My mother in law and Derek enjoyed the pumpkin checker board.  It was really neat.  Nick and Sally can’t turn down a play box.  This one was filled with corn.


We were at the Fall Fest on a Friday and it wasn’t crowded at all.  Nick and Sally didn’t really have to wait in line for anything.

After the fest, we looked around the market.  There’s a huge apple operation here.  Crates of apples going out on trucks throughout our visit.  There were also big crates of pumpkins for sale.


While I walked around the market, some ice cream was enjoyed.  I never saw green snake like pumpkins before.


Derek loves Superman, so we took his photo with the logo pumpkins. The market displays were pristine.


You could tell that it was apple season.  Right before we left, we saw this praying mantis.  The kids were really interested in it.


It was a perfect way to spend a nice fall day.  Hopefully, we’ll go to Fifer Orchards on another trip to Delaware.


Today, we picked up week 19 of our Fresh Fork CSA.  It was our worst pickup of the season.  Nick, Sally and I had spent a good chunk of the day in Akron.  Both kids feel asleep on our way from Akron to Beachwood High School.  Sally woke up about 15 minutes from the pick up and would not stop crying.  Nick was fast asleep even through the crying and was still sleeping when we arrived at the school.  He would have been very upset if he couldn’t say Hi to Mr. Robert at the truck, so I woke him up.  (Last time I didn’t wake him up for something, he cried for 2 hours).  He was fine when I first woke him up, but then he started crying.  Sally cried the whole time we were there too.  Robert brought out bag over to the car to help us out, but I still took the time to get the kids out because they wanted to say hi and I wanted to buy extras with our vacation credits.  We ended up cutting out losses at one bag of corn chips for $3.50 and decided to settle up next week.


Here’s the list of what we were expecting:

Small CSA:

  • 1 half gallon apple cider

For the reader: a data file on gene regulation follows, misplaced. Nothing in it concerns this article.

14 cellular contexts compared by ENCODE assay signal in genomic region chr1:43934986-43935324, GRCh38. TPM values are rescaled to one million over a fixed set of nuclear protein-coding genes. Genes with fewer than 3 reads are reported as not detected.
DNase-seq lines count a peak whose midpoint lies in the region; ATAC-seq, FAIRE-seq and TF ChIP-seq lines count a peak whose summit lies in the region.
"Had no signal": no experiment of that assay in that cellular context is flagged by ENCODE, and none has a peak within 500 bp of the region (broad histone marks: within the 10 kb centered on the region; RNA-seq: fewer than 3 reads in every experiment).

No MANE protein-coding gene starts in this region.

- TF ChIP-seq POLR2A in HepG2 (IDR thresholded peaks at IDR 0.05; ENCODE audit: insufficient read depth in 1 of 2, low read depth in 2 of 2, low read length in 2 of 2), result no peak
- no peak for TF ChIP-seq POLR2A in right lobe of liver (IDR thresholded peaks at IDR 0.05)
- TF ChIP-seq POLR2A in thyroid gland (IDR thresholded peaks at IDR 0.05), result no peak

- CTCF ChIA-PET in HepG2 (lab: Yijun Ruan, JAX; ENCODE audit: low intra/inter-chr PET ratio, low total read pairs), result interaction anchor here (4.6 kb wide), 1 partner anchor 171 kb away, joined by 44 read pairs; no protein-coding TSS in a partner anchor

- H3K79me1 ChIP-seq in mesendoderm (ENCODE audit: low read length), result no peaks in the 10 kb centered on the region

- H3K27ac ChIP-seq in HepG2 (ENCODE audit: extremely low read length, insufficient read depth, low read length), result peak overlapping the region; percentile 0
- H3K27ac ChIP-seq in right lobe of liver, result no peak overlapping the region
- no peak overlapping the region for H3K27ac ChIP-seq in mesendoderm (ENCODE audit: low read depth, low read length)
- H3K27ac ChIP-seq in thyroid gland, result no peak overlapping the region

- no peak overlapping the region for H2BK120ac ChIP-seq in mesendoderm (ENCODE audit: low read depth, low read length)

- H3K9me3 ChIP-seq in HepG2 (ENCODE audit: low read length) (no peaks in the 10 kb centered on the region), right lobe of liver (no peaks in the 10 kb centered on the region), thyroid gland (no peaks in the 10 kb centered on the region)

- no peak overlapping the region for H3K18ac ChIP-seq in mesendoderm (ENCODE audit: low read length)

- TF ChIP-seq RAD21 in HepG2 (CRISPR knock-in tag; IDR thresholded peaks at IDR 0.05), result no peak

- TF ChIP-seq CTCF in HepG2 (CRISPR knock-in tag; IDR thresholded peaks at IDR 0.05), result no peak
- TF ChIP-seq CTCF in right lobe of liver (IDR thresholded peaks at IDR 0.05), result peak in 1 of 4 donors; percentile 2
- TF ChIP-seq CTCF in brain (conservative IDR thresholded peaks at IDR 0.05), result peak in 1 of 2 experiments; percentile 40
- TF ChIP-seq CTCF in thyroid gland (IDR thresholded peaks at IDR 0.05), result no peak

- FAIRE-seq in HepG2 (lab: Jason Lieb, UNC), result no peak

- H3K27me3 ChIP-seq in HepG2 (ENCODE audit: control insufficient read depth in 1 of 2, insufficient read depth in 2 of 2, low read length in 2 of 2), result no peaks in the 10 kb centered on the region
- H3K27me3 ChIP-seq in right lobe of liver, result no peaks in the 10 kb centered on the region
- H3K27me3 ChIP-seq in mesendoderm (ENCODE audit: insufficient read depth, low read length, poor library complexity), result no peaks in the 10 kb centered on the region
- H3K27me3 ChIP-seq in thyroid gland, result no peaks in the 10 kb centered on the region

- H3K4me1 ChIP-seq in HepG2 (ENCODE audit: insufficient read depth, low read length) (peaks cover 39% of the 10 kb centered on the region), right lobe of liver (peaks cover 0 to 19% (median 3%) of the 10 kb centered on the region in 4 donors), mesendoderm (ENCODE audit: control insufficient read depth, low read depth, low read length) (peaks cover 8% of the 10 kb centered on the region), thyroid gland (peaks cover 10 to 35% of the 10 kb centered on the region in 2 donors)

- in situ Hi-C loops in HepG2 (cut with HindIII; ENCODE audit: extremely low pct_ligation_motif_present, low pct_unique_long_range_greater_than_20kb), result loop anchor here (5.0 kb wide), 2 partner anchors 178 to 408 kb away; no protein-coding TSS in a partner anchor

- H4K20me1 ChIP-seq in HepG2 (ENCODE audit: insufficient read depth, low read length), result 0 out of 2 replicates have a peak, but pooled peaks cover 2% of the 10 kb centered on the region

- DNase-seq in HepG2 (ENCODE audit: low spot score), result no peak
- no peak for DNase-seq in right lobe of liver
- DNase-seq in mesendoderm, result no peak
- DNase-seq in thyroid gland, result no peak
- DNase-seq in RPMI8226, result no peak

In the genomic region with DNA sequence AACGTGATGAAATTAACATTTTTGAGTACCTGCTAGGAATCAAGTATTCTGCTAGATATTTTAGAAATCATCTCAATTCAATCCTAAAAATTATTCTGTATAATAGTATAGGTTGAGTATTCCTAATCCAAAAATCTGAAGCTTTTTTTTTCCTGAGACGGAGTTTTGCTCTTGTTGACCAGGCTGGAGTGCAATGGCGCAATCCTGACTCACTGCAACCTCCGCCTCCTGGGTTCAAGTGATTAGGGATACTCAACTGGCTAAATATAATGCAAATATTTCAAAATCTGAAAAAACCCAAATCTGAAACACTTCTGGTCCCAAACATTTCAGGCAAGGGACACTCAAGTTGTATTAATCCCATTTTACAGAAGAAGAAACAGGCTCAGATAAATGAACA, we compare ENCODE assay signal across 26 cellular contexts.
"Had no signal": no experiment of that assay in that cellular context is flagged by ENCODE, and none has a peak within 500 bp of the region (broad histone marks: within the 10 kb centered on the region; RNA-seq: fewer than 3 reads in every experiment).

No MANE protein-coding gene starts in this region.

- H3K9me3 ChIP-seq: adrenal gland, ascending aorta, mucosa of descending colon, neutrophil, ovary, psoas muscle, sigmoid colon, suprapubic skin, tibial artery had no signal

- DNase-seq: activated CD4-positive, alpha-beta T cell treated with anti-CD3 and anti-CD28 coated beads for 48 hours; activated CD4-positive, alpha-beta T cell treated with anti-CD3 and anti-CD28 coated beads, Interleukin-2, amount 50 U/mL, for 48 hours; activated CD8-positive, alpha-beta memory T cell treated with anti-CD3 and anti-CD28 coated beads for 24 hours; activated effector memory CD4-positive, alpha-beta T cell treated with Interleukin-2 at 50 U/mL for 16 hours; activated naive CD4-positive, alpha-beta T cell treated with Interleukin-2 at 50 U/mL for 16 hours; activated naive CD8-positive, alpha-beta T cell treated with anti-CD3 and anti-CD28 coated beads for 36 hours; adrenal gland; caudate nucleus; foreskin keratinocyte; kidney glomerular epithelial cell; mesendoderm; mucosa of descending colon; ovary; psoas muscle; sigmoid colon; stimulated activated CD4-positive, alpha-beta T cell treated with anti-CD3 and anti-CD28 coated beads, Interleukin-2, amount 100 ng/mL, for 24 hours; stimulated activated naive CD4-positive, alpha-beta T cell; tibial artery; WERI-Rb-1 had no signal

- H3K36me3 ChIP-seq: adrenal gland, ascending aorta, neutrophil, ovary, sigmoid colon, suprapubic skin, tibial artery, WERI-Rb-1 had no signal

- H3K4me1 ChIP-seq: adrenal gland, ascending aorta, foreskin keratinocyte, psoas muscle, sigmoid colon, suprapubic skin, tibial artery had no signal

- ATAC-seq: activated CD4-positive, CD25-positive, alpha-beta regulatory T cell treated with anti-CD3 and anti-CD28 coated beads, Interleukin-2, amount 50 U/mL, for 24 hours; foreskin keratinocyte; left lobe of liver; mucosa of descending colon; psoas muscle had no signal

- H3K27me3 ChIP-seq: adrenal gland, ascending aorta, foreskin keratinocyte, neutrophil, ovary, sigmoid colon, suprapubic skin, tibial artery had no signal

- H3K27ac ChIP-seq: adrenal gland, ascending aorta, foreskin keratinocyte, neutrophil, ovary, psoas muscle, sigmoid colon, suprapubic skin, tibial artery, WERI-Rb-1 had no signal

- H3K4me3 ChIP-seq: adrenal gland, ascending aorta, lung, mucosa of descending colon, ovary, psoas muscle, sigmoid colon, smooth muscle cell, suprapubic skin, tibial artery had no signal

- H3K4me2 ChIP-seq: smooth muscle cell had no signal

• 1/2 lb. leaf spinach
  • 1 bunch Swiss chard
  • 1 bunch leeks
  • 1 head broccoli
  • 4 oz. piece brie
  • 1 head kohlrabi
  • 2 ct. winter squash
  • Quarter peck pears (4-5 depending on size)

Here’s a group shot:


I love winter squash.  Spaghetti squash is not my favorite, but we’ll cook it and eat it with pasta sauce this week.  My husband already opened the cider.  I’m sure it will disappear easily.


This is the biggest kohlrabi that I ever saw.  The leaves are edible and in great shape, so I’ll probably make a au gratin dish with it.  The broccoli looks tasty and will make an easy side dish in the next day or two.


My friend Chaya mentioned honey mustard roasted leeks.  We didn’t get very many, but I still might try fixing them roasted style.  We have Swiss chard from both CSAs this week, so I’ll cook it together with some sausage for a meal this weekend.


I’m still working through the 2 bushels of pears that I picked up this week.  This won’t be ready to eat for a few days and I’m ok with that.  We’ll enjoy them early next week.  The spinach and brie cheese will go into a tasty pasta dish.



Dare I say that I think I’m starting to get the hang of these CSAs.  It’s a good thing because I just signed us up for both winter ones.


Last Friday, the kids and I were in Delaware to visit my in-laws. Nick and Sally were especially happy to see grandma, grandpa and uncle Derek.  Our plans included a trip to go apple picking at Fifer Orchards.  The picking began with a wagon ride to the orchard.